I read an article this week in our local paper about a guy who challenged himself to take a photo of a bird each day for a full year. His real interest is photography but, although newly retired, he said “I have found that increasing the difficulty in life is a good thing to do because the end result is really beneficial.” So he chose to commit to finding a different bird to photograph each day— even though it would have been far easier to commit to just taking one picture per day. And yet when he strove to meet this challenge to himself, the results were remarkable.
I found myself stuck on that one sentence, though. Somehow his rather ponderous wording caught me where simply saying “I’ve found you have to challenge yourself in order to improve” would have made little impression. After all, it’s just common sense right? No pain, no gain. Practice makes perfect, etc…
Yet there is a subtle difference.
“Increasing the difficulty in life” goes beyond just doing something over and over. It would have been fairly easy to find something to take a picture of each day. So he challenged himself to do more, even if it was a little uncomfortable. This is the essence of deliberate practice, which is far more demanding than mere repetition of an activity.
How many of us make things challenging for ourselves in any area? Don’t we more often look for ways to make life easier on ourselves instead? We strive to park closer to the store, we stick to the exercise routine we’ve done forever, and foods we’re familiar with. We avoid risk, challenge—anything with a whiff of potential failure attached to it.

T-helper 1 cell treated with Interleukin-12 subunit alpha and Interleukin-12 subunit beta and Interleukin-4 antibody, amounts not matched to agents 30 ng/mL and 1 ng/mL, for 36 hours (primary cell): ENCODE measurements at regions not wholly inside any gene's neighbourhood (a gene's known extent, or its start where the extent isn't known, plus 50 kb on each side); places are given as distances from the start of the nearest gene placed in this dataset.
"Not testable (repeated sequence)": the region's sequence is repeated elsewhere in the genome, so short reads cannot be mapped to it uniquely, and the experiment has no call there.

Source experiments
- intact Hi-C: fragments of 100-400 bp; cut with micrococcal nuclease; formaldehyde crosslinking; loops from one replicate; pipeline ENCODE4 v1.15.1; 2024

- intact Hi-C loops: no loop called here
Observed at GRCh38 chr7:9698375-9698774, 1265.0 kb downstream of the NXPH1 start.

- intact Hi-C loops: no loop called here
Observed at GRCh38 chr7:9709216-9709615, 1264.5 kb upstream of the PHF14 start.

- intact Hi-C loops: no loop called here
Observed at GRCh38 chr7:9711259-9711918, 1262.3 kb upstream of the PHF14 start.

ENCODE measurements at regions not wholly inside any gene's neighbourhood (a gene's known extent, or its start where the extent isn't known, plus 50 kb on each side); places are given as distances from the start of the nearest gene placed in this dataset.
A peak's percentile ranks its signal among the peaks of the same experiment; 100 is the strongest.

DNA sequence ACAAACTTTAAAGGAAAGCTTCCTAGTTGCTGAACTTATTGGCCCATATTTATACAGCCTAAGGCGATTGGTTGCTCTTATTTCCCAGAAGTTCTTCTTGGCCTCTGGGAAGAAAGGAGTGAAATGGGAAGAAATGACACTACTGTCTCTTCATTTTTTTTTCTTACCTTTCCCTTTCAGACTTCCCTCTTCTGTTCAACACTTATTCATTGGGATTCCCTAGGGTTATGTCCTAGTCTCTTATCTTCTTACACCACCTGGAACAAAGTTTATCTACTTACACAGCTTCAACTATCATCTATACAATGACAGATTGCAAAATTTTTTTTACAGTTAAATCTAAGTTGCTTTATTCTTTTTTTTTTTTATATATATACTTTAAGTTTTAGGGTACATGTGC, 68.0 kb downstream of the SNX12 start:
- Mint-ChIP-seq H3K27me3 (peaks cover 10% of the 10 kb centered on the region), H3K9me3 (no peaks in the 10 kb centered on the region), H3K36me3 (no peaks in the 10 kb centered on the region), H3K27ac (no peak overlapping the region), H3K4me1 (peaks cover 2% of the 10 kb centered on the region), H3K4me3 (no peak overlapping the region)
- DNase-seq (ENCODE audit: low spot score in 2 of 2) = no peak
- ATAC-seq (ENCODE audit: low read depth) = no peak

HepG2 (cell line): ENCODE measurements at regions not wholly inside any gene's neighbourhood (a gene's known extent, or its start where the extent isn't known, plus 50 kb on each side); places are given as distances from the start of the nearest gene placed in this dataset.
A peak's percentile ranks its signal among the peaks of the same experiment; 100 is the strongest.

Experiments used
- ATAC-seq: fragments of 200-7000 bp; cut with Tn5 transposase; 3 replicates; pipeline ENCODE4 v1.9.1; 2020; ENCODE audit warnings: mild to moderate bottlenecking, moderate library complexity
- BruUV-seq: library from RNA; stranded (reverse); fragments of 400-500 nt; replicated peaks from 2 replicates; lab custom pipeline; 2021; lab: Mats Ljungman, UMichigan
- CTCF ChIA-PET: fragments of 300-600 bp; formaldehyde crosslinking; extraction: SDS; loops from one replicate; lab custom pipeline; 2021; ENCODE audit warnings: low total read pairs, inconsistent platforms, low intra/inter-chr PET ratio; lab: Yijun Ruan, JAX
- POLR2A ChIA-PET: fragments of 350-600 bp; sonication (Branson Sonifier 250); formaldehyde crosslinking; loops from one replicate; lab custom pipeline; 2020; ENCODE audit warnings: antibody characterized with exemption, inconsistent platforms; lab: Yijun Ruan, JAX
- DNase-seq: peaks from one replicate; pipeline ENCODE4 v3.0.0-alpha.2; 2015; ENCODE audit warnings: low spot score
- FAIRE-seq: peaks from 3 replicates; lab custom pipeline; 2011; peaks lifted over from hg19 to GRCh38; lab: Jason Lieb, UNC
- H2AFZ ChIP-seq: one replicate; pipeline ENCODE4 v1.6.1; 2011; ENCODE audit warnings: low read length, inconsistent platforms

Too many of us, myself included, approach most of life like this:
Yes, there is a biological basis for this. And yes, genuine thrill seekers (Steve Irwin, I’m thinking of you, dear.) often don’t have long lives.
But what about balance? Isn’t there a happy medium between dulling safety and utter recklessness?
This kitten has found it. Certainly the branch in front of her holds a degree of challenge and even danger, but she trusts in her claws and sense of balance to protect her. Note that expression of determination and concentration. This is living fully in the moment. She’s instinctively increasing “the level of difficulty” in her life. Even though the limb ahead looks kinda scary, she’s still going for it.
That’s how I want to be too.
How about you?